And are the Heron King, Peter Plowshare and Simon Sword, completely your own creations, or do those have a basis in history of which I am not aware?

No, those are my own creation.

Since we’re talking about religions, here’s a question at least partly from ignorance: You’re a practicing Mormon, and as I understand, Mormon religious tradition involves the story that the prophet Nephi led his people to establish a civilization in the New World. On the back of Witchy Winter is a site designated Na’avu. I know that in the TV series The Expanse the Mormons called the interstellar colony ship they were building the Nauvoo. I don’t know the significance of that term in the Mormon faith. How much, if any, did your Mormon faith inform your construction of the world of the Witchy War?

Well, Nauvoo is Hebrew for “beautiful,” and it appears in the Song of Songs in the Old Testament. The only real significance of the name is that the Mormons built a settlement in Illinois during their migration westward, and called it Nauvoo the beautiful. For me that name is one of several jokes or call-outs that some people will catch.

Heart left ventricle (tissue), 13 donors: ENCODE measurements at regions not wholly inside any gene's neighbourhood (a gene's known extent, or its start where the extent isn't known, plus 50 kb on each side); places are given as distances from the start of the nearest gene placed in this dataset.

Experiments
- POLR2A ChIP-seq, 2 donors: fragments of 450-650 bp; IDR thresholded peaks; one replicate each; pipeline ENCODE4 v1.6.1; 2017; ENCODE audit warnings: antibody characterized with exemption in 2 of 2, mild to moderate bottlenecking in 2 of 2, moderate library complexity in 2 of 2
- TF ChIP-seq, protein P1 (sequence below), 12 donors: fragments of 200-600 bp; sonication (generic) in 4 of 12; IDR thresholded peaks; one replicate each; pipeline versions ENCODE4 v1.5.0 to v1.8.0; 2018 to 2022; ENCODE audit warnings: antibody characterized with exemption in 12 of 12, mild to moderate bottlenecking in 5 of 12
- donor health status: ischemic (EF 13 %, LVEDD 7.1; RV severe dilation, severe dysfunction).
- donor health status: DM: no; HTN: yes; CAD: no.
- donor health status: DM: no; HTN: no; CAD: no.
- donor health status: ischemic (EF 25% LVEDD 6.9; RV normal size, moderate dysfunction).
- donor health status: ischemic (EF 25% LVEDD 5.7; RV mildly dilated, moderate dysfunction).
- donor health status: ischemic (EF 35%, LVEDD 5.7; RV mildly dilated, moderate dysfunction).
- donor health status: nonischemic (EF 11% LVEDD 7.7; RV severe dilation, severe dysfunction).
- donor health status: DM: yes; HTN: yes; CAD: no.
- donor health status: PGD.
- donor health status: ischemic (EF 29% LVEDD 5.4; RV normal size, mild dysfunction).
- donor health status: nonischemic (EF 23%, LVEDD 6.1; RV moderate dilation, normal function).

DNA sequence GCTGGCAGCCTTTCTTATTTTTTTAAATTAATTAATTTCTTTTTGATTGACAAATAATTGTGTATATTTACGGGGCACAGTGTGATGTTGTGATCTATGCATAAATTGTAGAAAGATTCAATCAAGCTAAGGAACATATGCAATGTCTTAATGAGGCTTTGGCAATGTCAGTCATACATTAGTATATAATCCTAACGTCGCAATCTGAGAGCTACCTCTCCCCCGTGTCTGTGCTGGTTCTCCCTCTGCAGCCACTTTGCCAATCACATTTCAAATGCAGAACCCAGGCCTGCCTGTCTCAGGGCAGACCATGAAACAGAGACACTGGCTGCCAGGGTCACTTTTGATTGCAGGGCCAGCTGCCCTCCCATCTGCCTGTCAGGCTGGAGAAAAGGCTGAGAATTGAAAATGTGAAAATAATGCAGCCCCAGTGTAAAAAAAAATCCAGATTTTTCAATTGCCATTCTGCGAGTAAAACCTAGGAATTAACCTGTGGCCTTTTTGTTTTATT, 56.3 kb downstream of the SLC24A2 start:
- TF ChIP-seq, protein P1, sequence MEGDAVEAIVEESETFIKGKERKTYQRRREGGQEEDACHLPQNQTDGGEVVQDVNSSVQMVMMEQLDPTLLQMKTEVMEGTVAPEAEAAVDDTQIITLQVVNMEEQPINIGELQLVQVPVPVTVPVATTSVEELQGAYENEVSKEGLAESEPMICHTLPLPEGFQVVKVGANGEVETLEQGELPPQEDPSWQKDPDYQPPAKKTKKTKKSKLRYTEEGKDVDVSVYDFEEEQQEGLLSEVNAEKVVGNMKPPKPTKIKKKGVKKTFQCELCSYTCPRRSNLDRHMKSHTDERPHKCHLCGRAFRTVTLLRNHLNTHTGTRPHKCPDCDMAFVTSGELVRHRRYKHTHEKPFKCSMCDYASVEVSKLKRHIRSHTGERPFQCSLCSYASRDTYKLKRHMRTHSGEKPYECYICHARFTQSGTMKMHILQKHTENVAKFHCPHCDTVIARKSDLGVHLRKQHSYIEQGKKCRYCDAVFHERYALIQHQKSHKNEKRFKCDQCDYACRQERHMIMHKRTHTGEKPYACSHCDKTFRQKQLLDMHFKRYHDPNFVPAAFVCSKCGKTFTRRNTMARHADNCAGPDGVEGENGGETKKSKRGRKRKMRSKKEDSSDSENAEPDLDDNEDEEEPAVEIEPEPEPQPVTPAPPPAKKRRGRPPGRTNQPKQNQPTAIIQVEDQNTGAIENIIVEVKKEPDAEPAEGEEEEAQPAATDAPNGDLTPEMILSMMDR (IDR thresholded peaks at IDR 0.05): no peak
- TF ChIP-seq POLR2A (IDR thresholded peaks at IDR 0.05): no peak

Am I trying to write a re-written version of Mormon history, the way Orson Scott Card did with his Seventh Son series? No.

Am I trying to influence people to think a certain way about Mormons or Mormonism? No.

Does Mormonism influence what I write? Of course. I am a practicing Mormon, I live in Utah. I’m not just a little Mormon, so of course it does influence my writing. The books are theological: not in the sense of wanting to preach or teach anything, but in the sense of exploring ideas in a context of faith. I consider myself a seeker in my faith.

There’s a lot of Bible in these books—the characters take their vocabulary from it, and their ideas about order, and their magic. I’m trying to find the soul of America as it exists for me, and many Americans have seen and still do see themselves as living out the epic of the Bible. Mormons do, certainly, but so do others. I think you can’t tell a true story about America and what it means if the Bible is not somehow involved. So as I tell this story, it’s inevitable that my Mormonism is part of the equation. But it’s not an allegory or a missionary tract.